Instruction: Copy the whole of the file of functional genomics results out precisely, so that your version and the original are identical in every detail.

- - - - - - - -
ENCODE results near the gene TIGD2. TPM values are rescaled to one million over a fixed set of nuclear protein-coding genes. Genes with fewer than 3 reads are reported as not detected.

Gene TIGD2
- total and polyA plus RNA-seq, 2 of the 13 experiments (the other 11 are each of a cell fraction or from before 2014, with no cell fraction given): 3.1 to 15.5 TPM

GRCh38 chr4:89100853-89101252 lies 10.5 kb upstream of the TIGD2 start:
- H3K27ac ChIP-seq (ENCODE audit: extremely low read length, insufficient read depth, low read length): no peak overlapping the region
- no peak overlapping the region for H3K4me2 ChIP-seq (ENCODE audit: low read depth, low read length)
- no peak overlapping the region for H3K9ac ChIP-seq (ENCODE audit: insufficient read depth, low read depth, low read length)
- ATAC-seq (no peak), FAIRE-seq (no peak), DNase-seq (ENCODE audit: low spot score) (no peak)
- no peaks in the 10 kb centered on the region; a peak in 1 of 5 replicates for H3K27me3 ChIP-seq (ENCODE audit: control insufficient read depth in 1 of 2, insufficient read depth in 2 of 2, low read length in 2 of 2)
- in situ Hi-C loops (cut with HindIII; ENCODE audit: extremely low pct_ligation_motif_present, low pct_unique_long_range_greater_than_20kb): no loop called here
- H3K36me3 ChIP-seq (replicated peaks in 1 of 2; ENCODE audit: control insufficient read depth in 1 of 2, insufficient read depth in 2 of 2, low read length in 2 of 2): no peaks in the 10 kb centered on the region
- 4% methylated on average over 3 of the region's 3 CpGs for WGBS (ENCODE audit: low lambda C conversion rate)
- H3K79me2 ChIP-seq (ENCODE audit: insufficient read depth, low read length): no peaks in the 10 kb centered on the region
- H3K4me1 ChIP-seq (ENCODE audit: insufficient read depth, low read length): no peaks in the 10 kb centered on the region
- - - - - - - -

ENCODE results near the gene TIGD2. TPM values are rescaled to one million over a fixed set of nuclear protein-coding genes. Genes with fewer than 3 reads are reported as not detected.

Gene TIGD2
- total and polyA plus RNA-seq, 2 of the 13 experiments (the other 11 are each of a cell fraction or from before 2014, with no cell fraction given): 3.1 to 15.5 TPM

GRCh38 chr4:89100853-89101252 lies 10.5 kb upstream of the TIGD2 start:
- H3K27ac ChIP-seq (ENCODE audit: extremely low read length, insufficient read depth, low read length): no peak overlapping the region
- no peak overlapping the region for H3K4me2 ChIP-seq (ENCODE audit: low read depth, low read length)
- no peak overlapping the region for H3K9ac ChIP-seq (ENCODE audit: insufficient read depth, low read depth, low read length)
- ATAC-seq (no peak), FAIRE-seq (no peak), DNase-seq (ENCODE audit: low spot score) (no peak)
- no peaks in the 10 kb centered on the region; a peak in 1 of 5 replicates for H3K27me3 ChIP-seq (ENCODE audit: control insufficient read depth in 1 of 2, insufficient read depth in 2 of 2, low read length in 2 of 2)
- in situ Hi-C loops (cut with HindIII; ENCODE audit: extremely low pct_ligation_motif_present, low pct_unique_long_range_greater_than_20kb): no loop called here
- H3K36me3 ChIP-seq (replicated peaks in 1 of 2; ENCODE audit: control insufficient read depth in 1 of 2, insufficient read depth in 2 of 2, low read length in 2 of 2): no peaks in the 10 kb centered on the region
- 4% methylated on average over 3 of the region's 3 CpGs for WGBS (ENCODE audit: low lambda C conversion rate)
- H3K79me2 ChIP-seq (ENCODE audit: insufficient read depth, low read length): no peaks in the 10 kb centered on the region
- H3K4me1 ChIP-seq (ENCODE audit: insufficient read depth, low read length): no peaks in the 10 kb centered on the region